Furthermore, early exposure to career exploration platforms can significantly impact high school students, enabling them to make more informed decisions about their future education and employment opportunities. For instance, platforms like Naviance or Career Cruising offer personalized assessments that match students' interests and strengths with potential careers, guiding them toward relevant educational programs 38 . By engaging with these platforms, students can explore various career options, understand the educational requirements for each role, and plan their high school courses accordingly. This informed decision-making process ensures that students are better prepared for post-secondary education and the workforce with confidence and clarity, aligning their academic pursuits with their career aspirations and the current job market demands 39 .

For Businesses

From an employment perspective, RS would revolutionize the recruitment process by facilitating the identification of graduates whose education and skill sets align with specific job requirements. This alignment not only enhances the efficiency of the recruitment process but also optimizes resource utilization. Companies benefit from a streamlined recruitment process that is more closely aligned with industry trends, ultimately improving the quality and speed of the hiring process. The integration of such systems signifies a shift towards more data-driven and customized educational experiences, underscoring the mutual benefits of aligning educational programs with real-world applications and market needs.

However, it is imperative to critically examine their role in perpetuating or mitigating biases during the hiring process. Studies such as those by Gianfrancesco et al. 40 revealed the inherent risk of these systems reinforcing existing societal and organizational biases, particularly when algorithms are trained on historical data that may reflect prejudiced hiring practices. This requires the need for deploying bias correction mechanisms and ensuring that recommendation systems are regularly audited for fairness.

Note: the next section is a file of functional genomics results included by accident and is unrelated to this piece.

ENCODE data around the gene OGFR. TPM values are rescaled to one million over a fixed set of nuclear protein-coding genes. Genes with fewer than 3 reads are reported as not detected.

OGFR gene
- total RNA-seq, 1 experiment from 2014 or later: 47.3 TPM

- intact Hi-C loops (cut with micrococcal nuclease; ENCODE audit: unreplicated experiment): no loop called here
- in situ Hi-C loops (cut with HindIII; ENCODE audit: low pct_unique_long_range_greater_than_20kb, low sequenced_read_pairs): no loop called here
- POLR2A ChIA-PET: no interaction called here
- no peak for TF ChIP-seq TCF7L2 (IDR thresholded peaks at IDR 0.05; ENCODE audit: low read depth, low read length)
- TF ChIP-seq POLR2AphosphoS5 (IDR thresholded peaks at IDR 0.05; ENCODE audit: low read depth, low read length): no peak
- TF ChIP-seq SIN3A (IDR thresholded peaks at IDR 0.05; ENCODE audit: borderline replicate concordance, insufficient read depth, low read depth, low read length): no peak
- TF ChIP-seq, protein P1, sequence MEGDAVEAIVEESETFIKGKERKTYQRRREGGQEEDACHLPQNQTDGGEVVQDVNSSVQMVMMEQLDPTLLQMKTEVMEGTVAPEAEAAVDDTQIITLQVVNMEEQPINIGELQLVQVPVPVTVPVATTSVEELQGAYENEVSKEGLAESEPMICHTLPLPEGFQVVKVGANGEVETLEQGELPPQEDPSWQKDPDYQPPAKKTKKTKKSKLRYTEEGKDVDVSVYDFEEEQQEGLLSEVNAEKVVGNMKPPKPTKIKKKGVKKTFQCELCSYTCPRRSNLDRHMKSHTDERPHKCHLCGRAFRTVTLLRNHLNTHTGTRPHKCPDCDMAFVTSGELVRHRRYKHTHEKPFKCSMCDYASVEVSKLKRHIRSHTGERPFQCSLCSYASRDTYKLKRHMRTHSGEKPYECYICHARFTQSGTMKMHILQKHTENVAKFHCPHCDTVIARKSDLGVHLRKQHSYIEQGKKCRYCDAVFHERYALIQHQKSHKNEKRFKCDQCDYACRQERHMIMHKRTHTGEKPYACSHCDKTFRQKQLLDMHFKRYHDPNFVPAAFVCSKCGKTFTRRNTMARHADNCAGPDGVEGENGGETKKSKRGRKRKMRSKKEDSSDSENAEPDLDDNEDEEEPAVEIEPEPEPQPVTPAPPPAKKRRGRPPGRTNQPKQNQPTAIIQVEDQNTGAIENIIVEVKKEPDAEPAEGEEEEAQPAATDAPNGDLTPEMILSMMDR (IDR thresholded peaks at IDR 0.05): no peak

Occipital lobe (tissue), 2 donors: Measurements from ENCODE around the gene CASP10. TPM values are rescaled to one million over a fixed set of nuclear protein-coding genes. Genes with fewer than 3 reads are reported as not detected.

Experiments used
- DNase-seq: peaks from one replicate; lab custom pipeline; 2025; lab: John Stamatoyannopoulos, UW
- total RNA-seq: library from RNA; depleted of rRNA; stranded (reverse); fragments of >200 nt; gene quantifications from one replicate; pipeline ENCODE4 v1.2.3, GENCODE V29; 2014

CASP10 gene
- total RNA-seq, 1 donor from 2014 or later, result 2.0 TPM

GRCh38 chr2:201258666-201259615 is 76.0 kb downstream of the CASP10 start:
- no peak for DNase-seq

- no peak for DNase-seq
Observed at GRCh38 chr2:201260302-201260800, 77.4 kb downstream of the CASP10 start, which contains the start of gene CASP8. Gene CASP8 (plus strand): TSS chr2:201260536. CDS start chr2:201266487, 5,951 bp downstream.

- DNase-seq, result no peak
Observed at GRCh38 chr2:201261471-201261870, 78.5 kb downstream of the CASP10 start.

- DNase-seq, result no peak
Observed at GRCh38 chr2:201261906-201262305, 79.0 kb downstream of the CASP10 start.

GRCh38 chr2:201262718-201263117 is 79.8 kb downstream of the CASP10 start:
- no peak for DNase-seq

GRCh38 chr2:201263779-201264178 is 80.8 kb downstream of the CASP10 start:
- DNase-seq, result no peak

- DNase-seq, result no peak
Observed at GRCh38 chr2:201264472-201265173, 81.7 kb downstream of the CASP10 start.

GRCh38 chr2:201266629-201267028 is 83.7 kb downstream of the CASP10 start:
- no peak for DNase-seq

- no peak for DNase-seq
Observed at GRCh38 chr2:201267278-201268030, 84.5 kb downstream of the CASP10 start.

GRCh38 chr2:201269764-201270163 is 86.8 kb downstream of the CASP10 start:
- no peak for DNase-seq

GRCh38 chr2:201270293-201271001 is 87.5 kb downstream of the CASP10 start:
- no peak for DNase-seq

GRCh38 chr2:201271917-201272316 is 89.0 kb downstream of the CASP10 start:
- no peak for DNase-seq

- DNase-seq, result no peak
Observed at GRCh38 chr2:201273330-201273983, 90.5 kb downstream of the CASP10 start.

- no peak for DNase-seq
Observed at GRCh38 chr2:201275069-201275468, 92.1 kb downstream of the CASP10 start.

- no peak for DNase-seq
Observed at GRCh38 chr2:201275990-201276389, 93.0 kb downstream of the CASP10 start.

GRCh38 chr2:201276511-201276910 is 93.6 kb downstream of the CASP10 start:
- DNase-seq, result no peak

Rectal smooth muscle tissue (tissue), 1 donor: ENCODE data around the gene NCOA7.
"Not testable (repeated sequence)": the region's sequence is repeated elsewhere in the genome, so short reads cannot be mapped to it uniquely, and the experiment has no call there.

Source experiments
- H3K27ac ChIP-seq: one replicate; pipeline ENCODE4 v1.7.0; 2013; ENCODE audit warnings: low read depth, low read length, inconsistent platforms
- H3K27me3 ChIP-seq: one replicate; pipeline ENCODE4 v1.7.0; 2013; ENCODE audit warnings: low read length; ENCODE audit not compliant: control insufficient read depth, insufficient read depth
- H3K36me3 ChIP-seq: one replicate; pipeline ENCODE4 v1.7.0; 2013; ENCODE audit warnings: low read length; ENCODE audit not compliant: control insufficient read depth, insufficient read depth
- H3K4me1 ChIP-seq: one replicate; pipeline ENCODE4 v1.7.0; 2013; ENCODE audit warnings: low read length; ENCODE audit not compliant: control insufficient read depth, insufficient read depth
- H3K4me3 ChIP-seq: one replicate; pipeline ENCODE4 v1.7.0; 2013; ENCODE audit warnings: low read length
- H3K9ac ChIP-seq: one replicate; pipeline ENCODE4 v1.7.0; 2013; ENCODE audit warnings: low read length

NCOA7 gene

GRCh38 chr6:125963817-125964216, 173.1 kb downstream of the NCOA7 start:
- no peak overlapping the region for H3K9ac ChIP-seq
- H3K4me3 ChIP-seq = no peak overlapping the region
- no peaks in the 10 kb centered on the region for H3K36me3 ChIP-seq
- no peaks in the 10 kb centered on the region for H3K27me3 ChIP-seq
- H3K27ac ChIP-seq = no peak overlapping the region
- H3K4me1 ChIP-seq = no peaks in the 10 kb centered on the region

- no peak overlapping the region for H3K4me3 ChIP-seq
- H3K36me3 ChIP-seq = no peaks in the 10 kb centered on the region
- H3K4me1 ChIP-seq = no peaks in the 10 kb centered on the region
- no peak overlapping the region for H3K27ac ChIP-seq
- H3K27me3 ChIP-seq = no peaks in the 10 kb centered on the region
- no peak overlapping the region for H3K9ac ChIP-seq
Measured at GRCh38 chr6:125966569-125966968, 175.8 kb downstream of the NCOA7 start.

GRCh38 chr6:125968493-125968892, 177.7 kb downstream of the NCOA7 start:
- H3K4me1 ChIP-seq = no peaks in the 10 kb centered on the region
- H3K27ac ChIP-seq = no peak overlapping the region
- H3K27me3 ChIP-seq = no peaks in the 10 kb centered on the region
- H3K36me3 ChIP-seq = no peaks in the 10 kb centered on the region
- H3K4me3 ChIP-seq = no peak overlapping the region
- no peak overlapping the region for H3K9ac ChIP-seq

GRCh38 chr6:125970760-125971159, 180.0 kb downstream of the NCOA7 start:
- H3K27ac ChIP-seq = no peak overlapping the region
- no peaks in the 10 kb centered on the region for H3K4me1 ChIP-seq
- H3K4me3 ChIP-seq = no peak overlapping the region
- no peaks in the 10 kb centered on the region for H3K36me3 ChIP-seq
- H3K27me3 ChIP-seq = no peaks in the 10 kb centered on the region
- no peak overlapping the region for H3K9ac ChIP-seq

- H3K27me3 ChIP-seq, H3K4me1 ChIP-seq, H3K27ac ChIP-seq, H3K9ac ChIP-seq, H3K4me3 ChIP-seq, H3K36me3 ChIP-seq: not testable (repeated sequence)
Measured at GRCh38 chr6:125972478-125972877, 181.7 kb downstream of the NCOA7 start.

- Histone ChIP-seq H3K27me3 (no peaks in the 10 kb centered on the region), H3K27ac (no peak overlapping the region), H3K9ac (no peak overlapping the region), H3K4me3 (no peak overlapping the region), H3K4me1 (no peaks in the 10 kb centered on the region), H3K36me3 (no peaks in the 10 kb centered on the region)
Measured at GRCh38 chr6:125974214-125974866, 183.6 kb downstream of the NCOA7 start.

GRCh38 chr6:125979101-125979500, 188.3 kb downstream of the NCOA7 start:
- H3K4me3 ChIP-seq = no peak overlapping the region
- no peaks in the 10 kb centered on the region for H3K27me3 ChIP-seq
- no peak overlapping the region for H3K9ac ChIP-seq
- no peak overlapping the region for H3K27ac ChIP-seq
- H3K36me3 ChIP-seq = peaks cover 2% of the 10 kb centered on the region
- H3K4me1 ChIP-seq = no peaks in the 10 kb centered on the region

This research makes significant theoretical and practical contributions to personalized learning and RS in IS. The study advances the understanding of how CF and CB approach can be tailored and integrated within the context of PLP. It also provides actionable insights for educators and developers on implementing these RSs to enhance educational content and career development tools. The research has the potential to pave the way for future studies on hybrid recommendation methodology, which suggests a new direction for combining different approaches to improve the personalization and effectiveness of learning paths in IS and other fields.

Conclusion and Future work


This project evaluated the accuracy and performance of the learning path RS using User-based CF and CB techniques separately. The research's findings confirmed the initial hypothesis that CF and CB models would each exhibit distinct strengths in PLP. The former model achieved an absolute Precision rate of 100%, while the latter excelled in Recall, identifying 85% of relevant learning paths. These insights extend beyond IS, suggesting potential applications in diverse educational fields, from digital marketing to healthcare training. The capability of CF and CB model to adapt to changing user preferences and the dynamic nature of IS sector content underscores their profound utility in real-world applications, ensuring that learning recommendations remain relevant and personalized, crucial for IS students seeking to stay abreast of technological advancements and emerging trends.